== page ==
This was posted on HN a while ago: https://github.com/jstrieb/urlpages

Not blogging specific, but it allows you to encode web content into the URL.

This has been done, iirc. I think it was HN where I saw it a couple years back. I couldn't find it today if I wanted to, but it's definitely been done.

If you're sending a 2KB URL to somebody, you can also just copy&paste the text of your blog post.

But yeah, you'd miss out on styling it.

Of those it seems only telegra.ph has a good UI allowing easy link/photos embedding, and the result is really pleasing. All the others need to rely on a third party. Is it open-source ?

https://flipso.com (+ Posterous Features)

I like this idea a lot and the design is wonderful. But, I would have liked to see a link to an example blog on the page just to see what the output looks like.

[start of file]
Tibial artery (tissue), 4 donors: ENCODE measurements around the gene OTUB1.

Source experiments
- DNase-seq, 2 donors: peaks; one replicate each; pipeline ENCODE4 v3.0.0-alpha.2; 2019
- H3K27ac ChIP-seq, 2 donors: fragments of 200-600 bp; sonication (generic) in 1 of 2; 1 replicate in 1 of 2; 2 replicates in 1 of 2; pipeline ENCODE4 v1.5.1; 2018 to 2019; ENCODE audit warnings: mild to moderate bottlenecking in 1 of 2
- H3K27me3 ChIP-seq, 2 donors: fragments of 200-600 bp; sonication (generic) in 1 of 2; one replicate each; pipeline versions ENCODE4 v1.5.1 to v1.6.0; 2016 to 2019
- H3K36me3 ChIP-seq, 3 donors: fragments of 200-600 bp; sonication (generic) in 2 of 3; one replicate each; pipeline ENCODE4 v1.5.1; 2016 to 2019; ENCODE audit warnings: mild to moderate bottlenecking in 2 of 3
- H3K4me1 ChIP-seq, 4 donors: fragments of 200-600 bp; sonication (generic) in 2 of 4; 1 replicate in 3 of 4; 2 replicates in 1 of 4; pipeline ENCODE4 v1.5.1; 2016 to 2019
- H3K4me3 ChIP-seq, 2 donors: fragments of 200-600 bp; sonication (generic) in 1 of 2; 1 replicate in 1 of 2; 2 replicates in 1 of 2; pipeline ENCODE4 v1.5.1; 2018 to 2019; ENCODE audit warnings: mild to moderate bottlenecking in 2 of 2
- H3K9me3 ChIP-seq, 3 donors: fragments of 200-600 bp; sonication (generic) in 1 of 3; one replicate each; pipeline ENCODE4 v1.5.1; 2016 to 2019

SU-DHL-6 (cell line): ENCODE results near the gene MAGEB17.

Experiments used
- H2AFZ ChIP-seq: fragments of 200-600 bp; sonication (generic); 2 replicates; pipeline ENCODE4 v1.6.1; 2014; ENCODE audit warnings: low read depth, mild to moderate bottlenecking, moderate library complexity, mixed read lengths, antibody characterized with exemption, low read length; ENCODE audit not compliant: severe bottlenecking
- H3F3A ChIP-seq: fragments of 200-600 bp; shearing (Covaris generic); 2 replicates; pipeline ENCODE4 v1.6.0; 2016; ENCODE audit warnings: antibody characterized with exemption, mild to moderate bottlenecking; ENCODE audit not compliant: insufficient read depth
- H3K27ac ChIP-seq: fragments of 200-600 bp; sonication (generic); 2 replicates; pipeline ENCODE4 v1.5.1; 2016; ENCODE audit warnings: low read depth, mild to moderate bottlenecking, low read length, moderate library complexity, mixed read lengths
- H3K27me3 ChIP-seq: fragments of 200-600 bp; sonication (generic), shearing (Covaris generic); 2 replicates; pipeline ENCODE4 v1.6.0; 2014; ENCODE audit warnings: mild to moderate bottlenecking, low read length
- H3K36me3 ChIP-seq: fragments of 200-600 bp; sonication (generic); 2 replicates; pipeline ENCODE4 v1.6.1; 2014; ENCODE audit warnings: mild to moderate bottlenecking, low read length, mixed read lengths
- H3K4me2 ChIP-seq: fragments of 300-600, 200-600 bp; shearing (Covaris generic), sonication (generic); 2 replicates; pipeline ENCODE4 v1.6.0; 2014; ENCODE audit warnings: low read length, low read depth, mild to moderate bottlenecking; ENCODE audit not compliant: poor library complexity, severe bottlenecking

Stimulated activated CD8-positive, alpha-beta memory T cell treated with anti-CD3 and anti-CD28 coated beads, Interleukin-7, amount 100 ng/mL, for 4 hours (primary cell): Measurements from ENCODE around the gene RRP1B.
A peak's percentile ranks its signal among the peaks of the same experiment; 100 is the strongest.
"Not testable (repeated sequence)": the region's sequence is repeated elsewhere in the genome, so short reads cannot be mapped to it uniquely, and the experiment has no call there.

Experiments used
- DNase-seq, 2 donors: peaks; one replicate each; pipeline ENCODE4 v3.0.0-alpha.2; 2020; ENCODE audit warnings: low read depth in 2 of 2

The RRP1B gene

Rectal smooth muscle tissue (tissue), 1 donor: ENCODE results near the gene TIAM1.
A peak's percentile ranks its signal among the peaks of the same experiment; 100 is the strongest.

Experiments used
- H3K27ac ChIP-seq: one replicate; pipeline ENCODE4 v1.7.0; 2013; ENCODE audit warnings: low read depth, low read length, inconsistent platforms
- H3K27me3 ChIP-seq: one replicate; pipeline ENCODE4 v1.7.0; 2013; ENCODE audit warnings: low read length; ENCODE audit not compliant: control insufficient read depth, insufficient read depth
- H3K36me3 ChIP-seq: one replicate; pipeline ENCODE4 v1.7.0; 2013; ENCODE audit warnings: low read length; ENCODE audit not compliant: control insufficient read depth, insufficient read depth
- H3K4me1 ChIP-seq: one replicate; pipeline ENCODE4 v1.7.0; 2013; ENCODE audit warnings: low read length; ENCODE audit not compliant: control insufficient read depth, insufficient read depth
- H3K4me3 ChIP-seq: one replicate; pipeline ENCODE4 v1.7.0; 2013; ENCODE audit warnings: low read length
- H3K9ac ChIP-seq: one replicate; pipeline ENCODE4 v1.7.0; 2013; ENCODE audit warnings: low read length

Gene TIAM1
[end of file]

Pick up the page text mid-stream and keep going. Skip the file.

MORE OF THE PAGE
If I may, I would like to add my own Markblog to the list :-) It is basically a static site generator based on markdown files. (https://github.com/olaven/markblog)

I wish I had the courage to share my projects here, but I'm really afraid of being torn apart. :-)

I made a similar minimal project but targeting github.io, apparently most here want self-hosting.

Add the awesome https://telescope.ac to that list.

What are the limits on number of posts, post size, images...? What is it going to be priced at? Will there continue to be a free tier if/when it becomes paid? Sorry, I can’t try any platform that doesn’t answer questions about its future. I hope you’d provide more details on the homepage.

I appreciate the no-bs lightweight website sentiment as much as anyone, but I think there's also something to be said about drastically improving readability with some line-height and font styling.

I really recommend https://write.as/ for those looking for minimalism with a bit more styling

FWIW I personally much prefer Bear's style over Write.as. Both from an aesthetic and readability point of view. At least for the landing page.